If you think finding the perfect house is the hardest part about buying a property, think again. Not only do you have to get your finances in order and get mortgage approval you also need to sift through all the advice given to from those who “mean well”. Although people who have gone through the mortgage process do have insights into a world you may not know about, the world of mortgages has changed and if they bought a house even ten years ago a lot has changed since then. Make sure you do your own research and follow what is happening now in the market. Here are 5 mortgage myths demystified;
#1: Get a Mortgage from your trusted financial institution where you hold an account
While this might have been a thing in the past were you had to show your worth through a long ongoing relationship with your banker that has been with the same financial institution their whole 30 year career, this is no longer the case. You may end up finding that, yes, the best deal is to be had from your own bank, but make sure you check other options. Getting a mortgage broker can be extremely beneficial, as they have a wider array of mortgages to choose from and can sometimes find you a better deal than your own financial institution who can only sell you their own mortgage products.
#2: One Mortgage to Rule Them All
It has been stated many times that when you get your first mortgage you should get a 30-year fixed rate mortgage with something like a 5-year term. This is a lie. While the 30-year fixed rate mortgage with a 5-year term may work for your circumstances you need to know that there are other options and it may not. For example if you are buying a one bedroom flat as a “starter home” but plan to move in two years to a larger home to start a family having a 5-year term mortgage may mean that you will have to payout a large penalty to break the mortgage and it can cost you a fortune depending on how the market is at that time. Make sure you pinpoint what you need out of a mortgage and talk with a specialist about all your options.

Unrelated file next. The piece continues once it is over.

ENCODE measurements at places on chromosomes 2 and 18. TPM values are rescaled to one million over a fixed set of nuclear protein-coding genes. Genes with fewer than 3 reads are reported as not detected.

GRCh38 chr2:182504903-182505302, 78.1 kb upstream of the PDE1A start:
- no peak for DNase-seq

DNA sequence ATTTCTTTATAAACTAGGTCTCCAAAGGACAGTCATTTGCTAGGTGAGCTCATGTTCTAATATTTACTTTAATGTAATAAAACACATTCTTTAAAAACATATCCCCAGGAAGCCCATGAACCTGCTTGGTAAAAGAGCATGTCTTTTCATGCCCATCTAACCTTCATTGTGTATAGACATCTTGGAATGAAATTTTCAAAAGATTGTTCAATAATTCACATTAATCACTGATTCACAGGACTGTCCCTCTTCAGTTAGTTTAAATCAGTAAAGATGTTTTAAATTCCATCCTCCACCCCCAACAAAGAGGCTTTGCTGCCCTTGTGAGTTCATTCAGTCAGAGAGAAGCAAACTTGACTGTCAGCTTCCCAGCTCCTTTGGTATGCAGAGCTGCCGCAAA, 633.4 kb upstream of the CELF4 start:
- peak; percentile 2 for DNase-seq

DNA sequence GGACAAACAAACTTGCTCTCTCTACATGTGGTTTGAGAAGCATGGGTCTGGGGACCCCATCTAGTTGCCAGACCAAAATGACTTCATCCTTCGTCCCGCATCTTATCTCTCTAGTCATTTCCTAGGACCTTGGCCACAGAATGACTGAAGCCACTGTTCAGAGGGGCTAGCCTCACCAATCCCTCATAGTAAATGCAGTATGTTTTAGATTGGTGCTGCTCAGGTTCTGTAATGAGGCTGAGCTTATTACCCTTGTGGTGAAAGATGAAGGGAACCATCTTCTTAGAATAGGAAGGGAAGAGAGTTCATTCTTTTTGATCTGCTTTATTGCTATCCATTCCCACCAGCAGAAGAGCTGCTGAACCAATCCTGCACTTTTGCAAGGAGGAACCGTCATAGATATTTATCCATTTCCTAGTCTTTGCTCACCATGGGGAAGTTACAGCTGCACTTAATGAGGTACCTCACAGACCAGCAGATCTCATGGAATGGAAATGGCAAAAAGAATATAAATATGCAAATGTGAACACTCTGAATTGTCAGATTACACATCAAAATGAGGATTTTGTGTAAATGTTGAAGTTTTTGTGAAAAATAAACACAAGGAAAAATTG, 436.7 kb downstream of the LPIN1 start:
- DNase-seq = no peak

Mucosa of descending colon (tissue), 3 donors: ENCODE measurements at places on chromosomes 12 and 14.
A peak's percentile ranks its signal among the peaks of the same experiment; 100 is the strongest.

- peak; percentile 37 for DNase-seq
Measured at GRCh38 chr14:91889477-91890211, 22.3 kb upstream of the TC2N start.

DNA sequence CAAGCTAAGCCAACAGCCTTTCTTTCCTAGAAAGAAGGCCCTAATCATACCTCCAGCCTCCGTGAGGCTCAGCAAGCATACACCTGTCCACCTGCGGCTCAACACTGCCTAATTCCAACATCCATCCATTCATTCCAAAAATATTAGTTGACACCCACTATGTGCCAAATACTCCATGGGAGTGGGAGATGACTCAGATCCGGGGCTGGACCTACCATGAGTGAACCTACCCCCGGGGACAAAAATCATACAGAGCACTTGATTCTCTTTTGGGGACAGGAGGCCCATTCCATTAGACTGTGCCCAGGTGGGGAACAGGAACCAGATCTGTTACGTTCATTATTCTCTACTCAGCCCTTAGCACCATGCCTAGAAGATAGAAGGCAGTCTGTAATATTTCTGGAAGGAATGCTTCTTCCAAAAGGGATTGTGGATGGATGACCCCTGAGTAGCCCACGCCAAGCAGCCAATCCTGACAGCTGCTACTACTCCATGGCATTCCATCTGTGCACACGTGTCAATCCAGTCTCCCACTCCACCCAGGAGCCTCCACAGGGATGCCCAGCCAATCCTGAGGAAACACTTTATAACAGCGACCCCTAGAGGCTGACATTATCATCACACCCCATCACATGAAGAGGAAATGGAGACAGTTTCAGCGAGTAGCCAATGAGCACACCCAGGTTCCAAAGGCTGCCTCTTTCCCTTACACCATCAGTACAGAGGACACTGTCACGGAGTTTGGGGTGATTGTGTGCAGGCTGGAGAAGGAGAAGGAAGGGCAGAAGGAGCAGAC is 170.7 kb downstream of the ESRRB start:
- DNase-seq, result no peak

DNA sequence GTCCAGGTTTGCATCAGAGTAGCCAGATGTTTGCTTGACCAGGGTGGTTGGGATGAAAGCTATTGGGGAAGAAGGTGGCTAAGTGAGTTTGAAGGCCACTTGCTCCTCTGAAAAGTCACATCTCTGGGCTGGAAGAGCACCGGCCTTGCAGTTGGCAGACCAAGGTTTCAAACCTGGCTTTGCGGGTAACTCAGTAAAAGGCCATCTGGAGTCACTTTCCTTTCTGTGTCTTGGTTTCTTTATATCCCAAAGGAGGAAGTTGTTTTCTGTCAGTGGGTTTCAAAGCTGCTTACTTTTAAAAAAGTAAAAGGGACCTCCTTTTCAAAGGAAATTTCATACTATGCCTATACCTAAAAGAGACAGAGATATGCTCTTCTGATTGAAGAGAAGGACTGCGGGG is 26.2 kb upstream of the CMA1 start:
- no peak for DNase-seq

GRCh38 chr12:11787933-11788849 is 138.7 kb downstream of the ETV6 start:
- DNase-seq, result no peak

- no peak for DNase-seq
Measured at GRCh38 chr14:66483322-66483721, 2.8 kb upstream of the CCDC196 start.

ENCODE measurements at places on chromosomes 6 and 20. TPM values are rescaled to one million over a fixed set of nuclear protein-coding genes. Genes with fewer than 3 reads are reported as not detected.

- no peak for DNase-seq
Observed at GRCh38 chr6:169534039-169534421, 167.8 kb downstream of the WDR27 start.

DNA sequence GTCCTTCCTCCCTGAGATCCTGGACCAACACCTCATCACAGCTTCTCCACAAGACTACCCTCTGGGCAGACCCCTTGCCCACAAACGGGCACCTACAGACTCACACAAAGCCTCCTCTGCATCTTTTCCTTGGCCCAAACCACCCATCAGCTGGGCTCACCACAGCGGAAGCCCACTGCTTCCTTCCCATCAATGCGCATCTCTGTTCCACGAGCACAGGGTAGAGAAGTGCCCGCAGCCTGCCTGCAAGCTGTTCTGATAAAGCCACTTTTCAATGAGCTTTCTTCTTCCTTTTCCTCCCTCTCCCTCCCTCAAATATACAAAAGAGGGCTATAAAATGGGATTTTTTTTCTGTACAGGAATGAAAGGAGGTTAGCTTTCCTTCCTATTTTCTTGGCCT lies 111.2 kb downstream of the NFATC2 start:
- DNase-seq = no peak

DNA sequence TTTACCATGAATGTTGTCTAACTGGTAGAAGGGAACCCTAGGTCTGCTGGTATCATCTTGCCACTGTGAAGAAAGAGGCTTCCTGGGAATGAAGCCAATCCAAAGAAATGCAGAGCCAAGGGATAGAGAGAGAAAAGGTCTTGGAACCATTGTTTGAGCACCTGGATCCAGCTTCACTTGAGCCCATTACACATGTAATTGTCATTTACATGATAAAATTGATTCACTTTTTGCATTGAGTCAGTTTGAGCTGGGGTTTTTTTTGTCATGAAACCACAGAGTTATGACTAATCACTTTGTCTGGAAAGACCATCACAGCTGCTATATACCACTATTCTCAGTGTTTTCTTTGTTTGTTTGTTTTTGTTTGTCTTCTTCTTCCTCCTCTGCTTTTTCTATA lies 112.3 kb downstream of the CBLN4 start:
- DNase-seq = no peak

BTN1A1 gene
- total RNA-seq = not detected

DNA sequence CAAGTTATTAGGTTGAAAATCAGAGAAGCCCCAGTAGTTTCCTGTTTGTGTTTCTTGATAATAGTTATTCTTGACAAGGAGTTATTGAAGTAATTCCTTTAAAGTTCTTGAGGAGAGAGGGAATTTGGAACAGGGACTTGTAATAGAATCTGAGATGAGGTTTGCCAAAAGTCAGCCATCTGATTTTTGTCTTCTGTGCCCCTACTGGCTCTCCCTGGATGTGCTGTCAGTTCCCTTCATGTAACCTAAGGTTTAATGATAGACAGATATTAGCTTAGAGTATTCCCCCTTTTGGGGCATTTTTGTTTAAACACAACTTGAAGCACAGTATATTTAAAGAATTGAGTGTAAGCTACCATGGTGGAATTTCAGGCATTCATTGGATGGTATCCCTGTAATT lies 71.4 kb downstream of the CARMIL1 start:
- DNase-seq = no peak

#3: Borrow The Maximum That You Are Allowed
Yikes! Nowadays you can find lenders that will lend you a mortgage that takes 50% of your monthly income as a payment. While some people can afford this, others may not be able to. Borrowing such a large amount could leave you house poor, what if your new house needs repairs or you want to take a vacation or you need to pay for your child’s university? Can you really afford for your house payments to take 50% of your earnings? The best way to avoid this is to make a financial plan that includes savings, expenses and financial goals for the future, knowing these things will help you see what you can truly afford. Know your limit and stick with it.
#4: Go For The Lowest Interest Rate
Making sure that you mortgage works for you is the best way to chose one, don’t just base it on the lowest interest rate available. For instance, if the lowest rate available right now is a variable interest rate mortgage then you may be tempted to take it. However, if your financial situation requires you to budget carefully then this option may not be the best. A variable rate mortgage means that your rate can change in the future. If rates go up and you have only budget for the lower rate than things are going to get even tighter and that can be too stressful for some. Talking to the experts allows you to see the ups and downs of all your options.
#5: Payoff Your Mortgage As Quickly As Possible
Is this really the best option for you? Maybe, but it could also lead you to lose more money than you want to. When you look at all your debt together, your mortgage may not be the one that is costing you the most money. If per say you have an outstanding credit card debt with an interest rate of 13% versus your mortgage which most likely will be sitting at a much lower rate (say 4%) then it is way more cost effective to pay off the higher interest rate debt first.
These are just 5 of the mortgage myths being passed around, make sure you don’t fall victim to the wrong advice. Take advice from someone who is working in the industry currently and knows what is truly happening. Do your own research and make your own choices that benefit your current situation, we are all different and our mortgages should be as well.